Friday, July 23, 2004

The ALP's fascist police states

The Alternative Liberal Parties seem to want to combine the worst of capitalism with the worst of communism. Bit like their UK counterparts actually...

Welcome back Sid-in-knee. Old Falangist Samaranch would surely feel right at home in any number of fascist police states around this wide brown land today. Who needs Franco when you have Beattie, Rann, Carr, Bracks and co. Flamin' fascist fucks the lot of them.

ALP luvvies

Queensland Attorney General Rod Welford is seeking a Supreme Court order to keep another prisoner in jail indefinitely, even though he has served his sentence, because he remains a risk to the community.

According to the ALP government of Queensland.

Rapist Robert John Fardon late last year became the first prisoner to be held in jail indefinitely under Queensland's controversial new Dangerous Prisoners (Sexual Offenders) Act, even though he had served out his sentence.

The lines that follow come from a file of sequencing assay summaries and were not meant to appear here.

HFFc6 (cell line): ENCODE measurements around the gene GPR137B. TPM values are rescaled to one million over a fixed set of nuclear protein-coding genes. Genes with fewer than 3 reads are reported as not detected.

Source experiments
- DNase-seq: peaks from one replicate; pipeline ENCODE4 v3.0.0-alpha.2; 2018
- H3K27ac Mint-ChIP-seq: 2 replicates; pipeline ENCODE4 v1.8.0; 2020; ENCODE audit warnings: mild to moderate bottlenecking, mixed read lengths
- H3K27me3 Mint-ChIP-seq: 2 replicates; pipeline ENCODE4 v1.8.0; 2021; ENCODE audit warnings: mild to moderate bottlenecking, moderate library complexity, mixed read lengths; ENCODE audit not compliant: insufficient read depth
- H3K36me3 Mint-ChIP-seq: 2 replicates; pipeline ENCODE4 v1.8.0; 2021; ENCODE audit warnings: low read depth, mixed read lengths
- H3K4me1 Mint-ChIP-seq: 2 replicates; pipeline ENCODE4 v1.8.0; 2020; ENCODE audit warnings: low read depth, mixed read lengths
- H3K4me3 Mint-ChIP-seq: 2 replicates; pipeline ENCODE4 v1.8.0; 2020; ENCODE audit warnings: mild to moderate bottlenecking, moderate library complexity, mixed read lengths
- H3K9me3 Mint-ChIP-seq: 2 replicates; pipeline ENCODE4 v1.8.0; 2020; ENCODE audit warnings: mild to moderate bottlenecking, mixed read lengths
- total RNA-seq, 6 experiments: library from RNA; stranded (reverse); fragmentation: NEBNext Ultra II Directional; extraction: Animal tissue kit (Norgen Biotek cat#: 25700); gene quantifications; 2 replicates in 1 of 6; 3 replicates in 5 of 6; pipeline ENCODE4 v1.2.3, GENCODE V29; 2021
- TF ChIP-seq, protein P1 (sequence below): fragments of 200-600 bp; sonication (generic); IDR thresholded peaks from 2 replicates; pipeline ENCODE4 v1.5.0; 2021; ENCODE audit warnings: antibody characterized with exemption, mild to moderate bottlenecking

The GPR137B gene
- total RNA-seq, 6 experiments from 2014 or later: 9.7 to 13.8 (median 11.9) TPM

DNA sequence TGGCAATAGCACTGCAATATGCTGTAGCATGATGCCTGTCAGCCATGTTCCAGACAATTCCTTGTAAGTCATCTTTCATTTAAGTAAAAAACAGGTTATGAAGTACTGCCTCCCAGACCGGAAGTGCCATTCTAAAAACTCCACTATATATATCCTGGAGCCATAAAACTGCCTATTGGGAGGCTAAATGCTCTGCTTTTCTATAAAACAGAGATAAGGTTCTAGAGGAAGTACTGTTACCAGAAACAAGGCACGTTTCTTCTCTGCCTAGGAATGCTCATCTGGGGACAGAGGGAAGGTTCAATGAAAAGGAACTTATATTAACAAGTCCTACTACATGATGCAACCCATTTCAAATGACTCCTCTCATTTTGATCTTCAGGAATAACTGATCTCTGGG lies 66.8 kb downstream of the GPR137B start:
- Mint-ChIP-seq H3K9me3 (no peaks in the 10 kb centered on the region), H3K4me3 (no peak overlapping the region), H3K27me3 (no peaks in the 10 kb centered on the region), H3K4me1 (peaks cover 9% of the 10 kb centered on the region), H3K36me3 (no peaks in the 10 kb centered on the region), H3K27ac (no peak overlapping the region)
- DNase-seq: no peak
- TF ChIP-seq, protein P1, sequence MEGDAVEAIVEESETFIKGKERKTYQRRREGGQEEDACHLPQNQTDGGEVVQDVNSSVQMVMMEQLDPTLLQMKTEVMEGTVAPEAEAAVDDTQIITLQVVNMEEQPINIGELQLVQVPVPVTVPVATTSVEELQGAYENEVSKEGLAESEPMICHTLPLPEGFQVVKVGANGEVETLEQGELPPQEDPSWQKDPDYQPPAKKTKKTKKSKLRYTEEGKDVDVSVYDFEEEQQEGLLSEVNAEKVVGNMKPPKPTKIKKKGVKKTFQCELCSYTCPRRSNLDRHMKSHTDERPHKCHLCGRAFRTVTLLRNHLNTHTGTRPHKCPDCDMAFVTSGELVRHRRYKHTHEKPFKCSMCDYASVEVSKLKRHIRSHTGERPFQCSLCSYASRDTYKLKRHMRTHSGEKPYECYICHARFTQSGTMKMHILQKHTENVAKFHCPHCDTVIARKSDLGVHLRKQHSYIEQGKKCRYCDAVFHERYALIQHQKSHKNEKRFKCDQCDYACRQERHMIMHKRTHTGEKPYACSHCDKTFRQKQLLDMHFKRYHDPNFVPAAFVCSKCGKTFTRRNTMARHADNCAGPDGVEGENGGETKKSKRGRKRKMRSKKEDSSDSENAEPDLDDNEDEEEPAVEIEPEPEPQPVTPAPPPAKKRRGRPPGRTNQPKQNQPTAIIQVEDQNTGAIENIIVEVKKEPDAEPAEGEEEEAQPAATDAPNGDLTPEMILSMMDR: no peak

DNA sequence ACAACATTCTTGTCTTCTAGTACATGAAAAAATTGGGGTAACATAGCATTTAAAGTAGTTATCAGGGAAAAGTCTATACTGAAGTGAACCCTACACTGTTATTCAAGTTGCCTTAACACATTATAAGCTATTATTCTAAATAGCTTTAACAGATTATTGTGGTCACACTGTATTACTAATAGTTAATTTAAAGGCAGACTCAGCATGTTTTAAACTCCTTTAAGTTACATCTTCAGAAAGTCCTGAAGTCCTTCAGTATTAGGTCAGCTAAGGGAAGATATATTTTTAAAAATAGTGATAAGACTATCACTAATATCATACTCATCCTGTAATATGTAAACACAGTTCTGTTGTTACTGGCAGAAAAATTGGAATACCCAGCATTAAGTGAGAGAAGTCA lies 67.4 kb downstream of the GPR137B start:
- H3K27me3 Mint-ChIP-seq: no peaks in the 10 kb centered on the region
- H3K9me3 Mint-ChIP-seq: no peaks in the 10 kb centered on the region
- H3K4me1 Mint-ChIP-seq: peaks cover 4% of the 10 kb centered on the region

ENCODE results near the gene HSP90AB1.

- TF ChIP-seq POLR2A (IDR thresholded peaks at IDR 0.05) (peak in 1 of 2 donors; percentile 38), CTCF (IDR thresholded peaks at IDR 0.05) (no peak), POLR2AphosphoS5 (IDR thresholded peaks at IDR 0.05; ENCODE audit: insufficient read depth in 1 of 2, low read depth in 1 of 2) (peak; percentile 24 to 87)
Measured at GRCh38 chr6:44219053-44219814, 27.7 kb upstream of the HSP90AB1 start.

The legislation has split the legal profession in Queensland with the state's Court of Appeal president, Justice Margaret McMurdo, commenting last year the law compromised the integrity of the judicial system.

The Prisoners Legal Service, acting on his behalf, has since appealed to the High Court arguing the legislation is unconstitutional.

The West Australian Government is facing a challenge in the Human Rights Commission over its curfew for children, a challenge which could end up in court.

The Youth Affairs Council has asked the Commission to investigate whether the curfew for inner city Perth is legal.

Bob Carr released his Terrorism, [scapegoat], (Police Powers) Bill 2002. Carr give's the police minister the responsibility for authorising what are, in effect, serial states of emergency.

Target areas, people, and objects can be declared, allowing police untrammelled power to break into your home or vehicle and search it, and to frisk or strip search you.

'State of Siege'